The ordinance review committee presents findings on systemic racism; City Solicitor questions reviewers’ intent
By Brian Zayatz
At the April 15th meeting of the Northampton City Council, members of the public turned out to speak to the Councilors’ mandate for police reform, the proposed new animal control facility, and other topics.
Twenty-nine speakers called on the Mayor and City Council to cut the police budget by 50% in the upcoming FY2022 budget draft and fund the creation of a new Department of Community Care, as recommended by the Policing Review Commission.
One speaker identified herself as a former Servicenet worker who witnessed the ways that police used brutality against her mentally ill clients. She spoke about her current work with people with alzheimers and dementia, and how police routinely respond inappropriately with this group, as well (the following day, video was released of a 2020 incident in which police in Colorado hog-tied a woman with dementia who had been picking flowers).
Jose Adastra spoke of a recent experience in which he was stopped by Northampton Police, forcibly removed from the vehicle and threatened with a baton. “Do you think this department is better than Chicago or Minneapolis?” he asked. “Maybe it’s gonna be Jose Adastra that the Northampton Police kill.”
Lemy Coffin of Ward 1 read the founding language of the Policing Review Commission and reminded Councilors that this was their own timeline and that the recommendations were clear. They highlighted the use of the phrase “deliberate speed and lasting impact” to encourage them to act.
Danielle Amodeo, the chair of the Northampton Arts Council, informed City Council that the Arts Council had voted to sign onto Northampton Abolition Now’s demands for the immediate reallocation of the $880,000 cut from last year’s police budget towards services for Northampton residents in need, a 50% cut to the police budget in the coming fiscal year, and the creation of a new Department of Community Care accountable to those most impacted by policing. Amodeo said that if the Arts Council could agree on these demands given the diversity of thoughts on policing among their members, the City Council could, too. “We’re all here asking you to get it done,” she said, adding, “people have been showing up on these calls for a year now.”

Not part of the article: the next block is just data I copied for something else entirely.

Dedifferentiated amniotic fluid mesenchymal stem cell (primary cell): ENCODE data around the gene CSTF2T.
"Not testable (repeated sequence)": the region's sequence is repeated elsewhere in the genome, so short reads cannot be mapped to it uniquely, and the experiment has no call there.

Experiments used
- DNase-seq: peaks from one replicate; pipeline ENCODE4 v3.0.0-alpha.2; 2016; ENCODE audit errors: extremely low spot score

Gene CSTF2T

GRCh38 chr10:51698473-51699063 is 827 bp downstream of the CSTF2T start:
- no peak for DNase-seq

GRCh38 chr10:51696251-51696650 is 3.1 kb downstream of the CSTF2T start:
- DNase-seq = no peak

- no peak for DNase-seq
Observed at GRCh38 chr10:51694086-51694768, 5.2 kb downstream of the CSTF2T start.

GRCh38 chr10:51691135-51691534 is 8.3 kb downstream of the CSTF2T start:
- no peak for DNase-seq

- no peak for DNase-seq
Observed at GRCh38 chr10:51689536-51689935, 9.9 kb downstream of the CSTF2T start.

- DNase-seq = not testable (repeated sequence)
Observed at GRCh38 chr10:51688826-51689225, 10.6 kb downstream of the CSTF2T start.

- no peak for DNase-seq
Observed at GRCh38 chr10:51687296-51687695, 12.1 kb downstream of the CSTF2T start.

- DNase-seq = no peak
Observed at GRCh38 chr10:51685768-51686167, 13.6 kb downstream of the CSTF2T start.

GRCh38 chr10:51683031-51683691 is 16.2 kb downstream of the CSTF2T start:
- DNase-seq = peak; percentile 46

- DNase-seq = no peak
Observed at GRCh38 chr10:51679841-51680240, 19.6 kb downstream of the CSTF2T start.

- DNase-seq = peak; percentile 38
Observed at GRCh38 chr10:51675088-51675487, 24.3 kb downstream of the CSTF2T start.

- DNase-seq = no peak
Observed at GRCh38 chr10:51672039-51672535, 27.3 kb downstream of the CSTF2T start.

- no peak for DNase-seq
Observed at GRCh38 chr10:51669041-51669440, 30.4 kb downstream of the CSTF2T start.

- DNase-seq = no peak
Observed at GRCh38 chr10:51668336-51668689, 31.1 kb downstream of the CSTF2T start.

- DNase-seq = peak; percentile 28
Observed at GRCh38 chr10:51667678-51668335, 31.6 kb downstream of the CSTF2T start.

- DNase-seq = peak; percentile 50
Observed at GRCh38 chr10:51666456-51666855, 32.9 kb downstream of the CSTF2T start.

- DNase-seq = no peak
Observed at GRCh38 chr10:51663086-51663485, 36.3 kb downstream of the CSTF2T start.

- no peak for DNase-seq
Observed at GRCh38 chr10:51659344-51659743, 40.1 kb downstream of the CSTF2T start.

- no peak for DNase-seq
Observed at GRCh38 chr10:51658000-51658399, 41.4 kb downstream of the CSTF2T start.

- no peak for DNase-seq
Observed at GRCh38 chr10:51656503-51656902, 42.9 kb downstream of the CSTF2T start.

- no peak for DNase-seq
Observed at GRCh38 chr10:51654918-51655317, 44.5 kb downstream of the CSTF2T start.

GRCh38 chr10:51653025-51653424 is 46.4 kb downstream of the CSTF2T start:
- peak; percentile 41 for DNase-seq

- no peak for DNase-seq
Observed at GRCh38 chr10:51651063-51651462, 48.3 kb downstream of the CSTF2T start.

Four members of the Policing Review Commission—Josey Rosales, Javier Luengo-Garrido, Carol Owen, and Booker Bush— also spoke in favor of their findings. Luengo-Garrido and Owen emphasized the reasons for their recommendation for an independent city department accountable to city residents most impacted by policing. “It has to be accountable,” said Luengo-Garrido, “that is non-negotiable.” Rosales and Bush sought to clarify that while they supported the establishment of a community resilience hub, that it should not be construed as a replacement for an independent department, and Bush questioned what accountability structures would be built into the hub.
Seven residents of Ward 2 also spoke against a proposal for a new animal control facility in their neighborhood. The proposal was discussed at the previous Council meeting as one of several allocations for capital improvements. The $400,000 allocation would make it possible for the city to move forward with the next steps in the process, including a site plan review which would further dig into the possible impacts of the facility on the neighborhood. Many of the speakers felt blindsided that they had to hear about the proposed project through the grapevine after it was discussed at City Council. One speaker pointed out his window to the space where the facility would go, contesting implications from Councilors and the Mayor that the facility would be out of the way. Another speaker said it was “impossible to believe this is the only site available,” and several suggested placing the facility on land by Smith Vocational School or the county jail.